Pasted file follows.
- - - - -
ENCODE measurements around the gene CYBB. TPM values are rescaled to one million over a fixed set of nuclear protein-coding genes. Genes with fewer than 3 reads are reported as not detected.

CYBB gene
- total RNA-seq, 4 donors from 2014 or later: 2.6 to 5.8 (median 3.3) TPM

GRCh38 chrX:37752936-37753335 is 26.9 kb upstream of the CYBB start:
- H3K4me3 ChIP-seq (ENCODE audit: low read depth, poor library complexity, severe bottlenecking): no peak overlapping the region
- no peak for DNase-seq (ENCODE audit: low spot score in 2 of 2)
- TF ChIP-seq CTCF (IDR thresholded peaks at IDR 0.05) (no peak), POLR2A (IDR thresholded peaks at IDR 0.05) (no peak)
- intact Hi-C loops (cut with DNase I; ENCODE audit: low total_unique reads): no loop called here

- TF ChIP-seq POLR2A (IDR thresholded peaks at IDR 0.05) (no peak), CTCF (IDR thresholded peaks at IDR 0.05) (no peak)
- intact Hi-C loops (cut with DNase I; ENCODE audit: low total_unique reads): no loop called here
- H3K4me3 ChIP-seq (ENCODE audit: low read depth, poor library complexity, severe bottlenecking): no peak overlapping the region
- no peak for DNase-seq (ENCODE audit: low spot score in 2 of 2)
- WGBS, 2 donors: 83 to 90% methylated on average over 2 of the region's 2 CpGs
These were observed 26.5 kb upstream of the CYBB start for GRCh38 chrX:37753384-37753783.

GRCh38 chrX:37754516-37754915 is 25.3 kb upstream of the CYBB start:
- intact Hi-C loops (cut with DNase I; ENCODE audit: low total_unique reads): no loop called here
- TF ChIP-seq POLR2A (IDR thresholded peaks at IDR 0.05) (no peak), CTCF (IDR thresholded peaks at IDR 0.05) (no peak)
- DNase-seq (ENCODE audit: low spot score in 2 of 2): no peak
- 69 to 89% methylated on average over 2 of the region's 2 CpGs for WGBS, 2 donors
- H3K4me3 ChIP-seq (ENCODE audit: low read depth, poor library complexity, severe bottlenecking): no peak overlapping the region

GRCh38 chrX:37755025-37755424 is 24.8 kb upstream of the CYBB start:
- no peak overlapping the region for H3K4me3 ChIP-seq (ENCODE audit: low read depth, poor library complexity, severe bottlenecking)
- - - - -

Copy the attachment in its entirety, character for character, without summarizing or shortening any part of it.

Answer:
ENCODE measurements around the gene CYBB. TPM values are rescaled to one million over a fixed set of nuclear protein-coding genes. Genes with fewer than 3 reads are reported as not detected.

CYBB gene
- total RNA-seq, 4 donors from 2014 or later: 2.6 to 5.8 (median 3.3) TPM

GRCh38 chrX:37752936-37753335 is 26.9 kb upstream of the CYBB start:
- H3K4me3 ChIP-seq (ENCODE audit: low read depth, poor library complexity, severe bottlenecking): no peak overlapping the region
- no peak for DNase-seq (ENCODE audit: low spot score in 2 of 2)
- TF ChIP-seq CTCF (IDR thresholded peaks at IDR 0.05) (no peak), POLR2A (IDR thresholded peaks at IDR 0.05) (no peak)
- intact Hi-C loops (cut with DNase I; ENCODE audit: low total_unique reads): no loop called here

- TF ChIP-seq POLR2A (IDR thresholded peaks at IDR 0.05) (no peak), CTCF (IDR thresholded peaks at IDR 0.05) (no peak)
- intact Hi-C loops (cut with DNase I; ENCODE audit: low total_unique reads): no loop called here
- H3K4me3 ChIP-seq (ENCODE audit: low read depth, poor library complexity, severe bottlenecking): no peak overlapping the region
- no peak for DNase-seq (ENCODE audit: low spot score in 2 of 2)
- WGBS, 2 donors: 83 to 90% methylated on average over 2 of the region's 2 CpGs
These were observed 26.5 kb upstream of the CYBB start for GRCh38 chrX:37753384-37753783.

GRCh38 chrX:37754516-37754915 is 25.3 kb upstream of the CYBB start:
- intact Hi-C loops (cut with DNase I; ENCODE audit: low total_unique reads): no loop called here
- TF ChIP-seq POLR2A (IDR thresholded peaks at IDR 0.05) (no peak), CTCF (IDR thresholded peaks at IDR 0.05) (no peak)
- DNase-seq (ENCODE audit: low spot score in 2 of 2): no peak
- 69 to 89% methylated on average over 2 of the region's 2 CpGs for WGBS, 2 donors
- H3K4me3 ChIP-seq (ENCODE audit: low read depth, poor library complexity, severe bottlenecking): no peak overlapping the region

GRCh38 chrX:37755025-37755424 is 24.8 kb upstream of the CYBB start:
- no peak overlapping the region for H3K4me3 ChIP-seq (ENCODE audit: low read depth, poor library complexity, severe bottlenecking)